is the study of exactly what you'd expect - the flow of
fluids where the effects of compression on the flow are significant.
This can include anything from high pressure gas delivery systems to
shock waves around supersonic jets, and is much more involved than the
few results relevant to my work that I will presents here. Let's first
take a look at an "incompressible flow," which is probably more
familiar in our daily lives. Image a pipe with water flowing through
it, and half way down the length of this pipe, it's diameter shrinks so
that it has only half of the cross-section of rest of the pipe.
1: Variable Diameter Pipe with Water Flow
understand that over any time period, the same volume and mass of
water passes through the cross-section of the wider section of pipe as
the narrower section of pipe. This volume is the product of the
cross-section of the pipe times the distance that the water travels in
that time period. We also understand that since the cross-section of
the narrower pipe is smaller than of the wide pipe, that the water must
then travel a longer distance over the same period of time, and
therefore is going faster than the water in the wider section of pipe.
This is why putting your thumb over the mouth of a garden hose causes
the water to come out much faster, but is only indirectly related to
why all the people around you are upset about being wet.
look at a similar example, but with the effects of
compressibility included. Let's take the same length of pipe as before,
but use air and put a pressure on the inlet that's greater than
atmospheric pressure but less than 1.89 atmospheres of pressure (ATMs.)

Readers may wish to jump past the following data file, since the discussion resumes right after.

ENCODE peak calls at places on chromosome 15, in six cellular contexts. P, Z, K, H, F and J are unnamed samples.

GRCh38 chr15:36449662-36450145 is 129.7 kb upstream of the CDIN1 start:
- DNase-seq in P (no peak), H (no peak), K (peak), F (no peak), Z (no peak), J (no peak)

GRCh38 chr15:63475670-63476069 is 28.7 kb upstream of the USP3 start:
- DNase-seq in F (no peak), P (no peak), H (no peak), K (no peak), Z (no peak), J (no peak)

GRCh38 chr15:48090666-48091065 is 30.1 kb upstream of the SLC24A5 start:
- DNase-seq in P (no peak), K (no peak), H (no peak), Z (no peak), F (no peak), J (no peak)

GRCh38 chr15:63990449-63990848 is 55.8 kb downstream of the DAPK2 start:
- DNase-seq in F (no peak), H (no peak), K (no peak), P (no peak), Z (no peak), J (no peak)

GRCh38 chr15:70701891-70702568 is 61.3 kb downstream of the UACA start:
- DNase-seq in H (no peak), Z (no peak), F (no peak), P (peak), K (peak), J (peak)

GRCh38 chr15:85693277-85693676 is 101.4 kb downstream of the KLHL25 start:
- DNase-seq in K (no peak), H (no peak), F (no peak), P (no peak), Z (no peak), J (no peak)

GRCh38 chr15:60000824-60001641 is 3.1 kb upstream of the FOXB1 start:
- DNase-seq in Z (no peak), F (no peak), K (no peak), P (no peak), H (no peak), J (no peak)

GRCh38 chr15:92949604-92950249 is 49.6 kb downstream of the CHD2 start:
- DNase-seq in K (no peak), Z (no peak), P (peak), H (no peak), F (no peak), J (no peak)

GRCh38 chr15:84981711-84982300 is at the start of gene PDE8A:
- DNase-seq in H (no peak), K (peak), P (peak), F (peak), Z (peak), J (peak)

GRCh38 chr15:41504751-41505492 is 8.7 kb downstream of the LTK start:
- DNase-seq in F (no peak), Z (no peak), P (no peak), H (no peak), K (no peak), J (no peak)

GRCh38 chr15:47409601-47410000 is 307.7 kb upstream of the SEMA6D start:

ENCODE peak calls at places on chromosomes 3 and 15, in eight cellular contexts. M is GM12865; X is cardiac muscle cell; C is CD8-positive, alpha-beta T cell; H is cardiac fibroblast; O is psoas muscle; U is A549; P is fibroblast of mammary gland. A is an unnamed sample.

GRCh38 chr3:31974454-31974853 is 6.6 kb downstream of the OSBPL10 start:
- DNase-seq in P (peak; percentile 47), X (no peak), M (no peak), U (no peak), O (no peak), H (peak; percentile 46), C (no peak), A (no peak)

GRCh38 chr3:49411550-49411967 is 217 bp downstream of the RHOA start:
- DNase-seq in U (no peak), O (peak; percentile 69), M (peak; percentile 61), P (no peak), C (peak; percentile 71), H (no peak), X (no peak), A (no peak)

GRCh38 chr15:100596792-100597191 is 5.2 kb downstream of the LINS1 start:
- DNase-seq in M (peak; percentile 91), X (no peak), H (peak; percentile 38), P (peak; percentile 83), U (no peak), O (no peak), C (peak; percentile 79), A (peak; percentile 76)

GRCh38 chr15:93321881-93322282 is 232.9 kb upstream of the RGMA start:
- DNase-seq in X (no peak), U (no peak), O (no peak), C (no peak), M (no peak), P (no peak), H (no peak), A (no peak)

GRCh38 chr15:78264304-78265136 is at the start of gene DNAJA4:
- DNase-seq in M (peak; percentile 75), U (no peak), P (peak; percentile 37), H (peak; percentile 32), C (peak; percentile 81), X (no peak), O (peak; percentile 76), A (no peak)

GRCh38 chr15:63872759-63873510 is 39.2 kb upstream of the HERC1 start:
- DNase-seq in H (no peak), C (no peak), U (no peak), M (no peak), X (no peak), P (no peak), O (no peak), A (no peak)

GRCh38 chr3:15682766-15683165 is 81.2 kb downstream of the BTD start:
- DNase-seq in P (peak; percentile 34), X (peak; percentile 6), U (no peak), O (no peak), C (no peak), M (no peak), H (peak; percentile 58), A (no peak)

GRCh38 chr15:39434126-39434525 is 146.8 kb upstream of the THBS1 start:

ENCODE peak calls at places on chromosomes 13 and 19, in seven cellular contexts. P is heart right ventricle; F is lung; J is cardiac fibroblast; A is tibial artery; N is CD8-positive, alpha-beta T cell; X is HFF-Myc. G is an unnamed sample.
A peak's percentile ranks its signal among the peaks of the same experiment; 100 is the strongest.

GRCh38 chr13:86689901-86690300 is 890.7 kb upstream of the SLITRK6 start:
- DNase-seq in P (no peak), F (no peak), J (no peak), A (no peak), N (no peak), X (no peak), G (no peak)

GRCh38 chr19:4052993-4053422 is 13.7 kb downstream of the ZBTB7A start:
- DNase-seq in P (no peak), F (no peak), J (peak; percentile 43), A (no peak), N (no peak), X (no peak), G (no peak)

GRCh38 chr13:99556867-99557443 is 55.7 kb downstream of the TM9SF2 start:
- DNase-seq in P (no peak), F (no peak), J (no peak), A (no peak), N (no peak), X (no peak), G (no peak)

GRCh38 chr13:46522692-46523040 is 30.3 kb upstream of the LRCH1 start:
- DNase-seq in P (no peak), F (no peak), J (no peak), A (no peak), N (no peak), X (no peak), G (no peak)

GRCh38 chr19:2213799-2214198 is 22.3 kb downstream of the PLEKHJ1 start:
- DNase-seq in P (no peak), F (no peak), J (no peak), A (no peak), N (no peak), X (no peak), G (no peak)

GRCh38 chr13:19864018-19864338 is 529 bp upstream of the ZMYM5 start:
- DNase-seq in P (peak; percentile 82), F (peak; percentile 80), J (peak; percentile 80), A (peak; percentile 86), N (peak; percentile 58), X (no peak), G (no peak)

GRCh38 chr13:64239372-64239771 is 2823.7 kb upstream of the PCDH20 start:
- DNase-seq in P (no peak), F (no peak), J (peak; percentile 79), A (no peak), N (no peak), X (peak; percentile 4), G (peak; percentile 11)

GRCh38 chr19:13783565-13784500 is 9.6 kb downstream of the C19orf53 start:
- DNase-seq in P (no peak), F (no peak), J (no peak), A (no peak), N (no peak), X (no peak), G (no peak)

Fig. 2: Variable
Diameter Pipe With Unchoked Flow
Under these conditions,
if we increase the pressure on the inlet side,
more air will flow through the pipe. This makes sense and is consistent
with the previous water in pipe example. Now, let's increase the
pressure at the inlet to 1.89 ATMs.
Fig. 3: Choked Flow
These conditions are
specially chosen because they cause a choked flow,
which has some unexpected properties. The first difference is that the
air at the throat (the narrowest part of the pipe) will be traveling
at the speed of sound, and will form a shock wave. The second and most
important difference is that as long as the inlet pressure stays above
1.89 times the outlet pressure, the flow rate will only be a function
the inlet pressure and the throat cross-sectional area. Under these
conditions the throat may also be referred to as a critical orifice.
This is significant because the conditions at the outlet can change
(varying outlet pressure, longer pipe or tubing, kinked tubing, etc)
and the flow rate will remain unchanged. This is a very useful result
in applications where constant flow rates are necessary despite
changing outlet conditions. Think of gas welding, where the flow rates
of the welding gas and oxygen are carefully set to correspond to the
work that's being done, but longer tubing may be used or the tubes may
kink. If the welding regulator is designed to have a critical orifice
in it, then the gas delivery rate will not change unless the pressure
from the regulator is changed.
result of compressible flow occurs if the pipe from
our example expands again to its original diameter some distance after
Fig. 4: Expanded Flow
The shock wave
still occurs at the critical orifice, however, unlike in
the incompressible flow example, the flow increases in velocity after
the constriction. This seems counter-intuitive to our every day
experience, but this the same principle that rockets or any supersonic
nozzle works on.
[ Back to Main
Comments? Suggestions? E-Mail me at MyElectricEngine@gmail.com
Copyright 2007-2010 by Matthew Krolak - All Rights
Don't copy my stuff without asking first.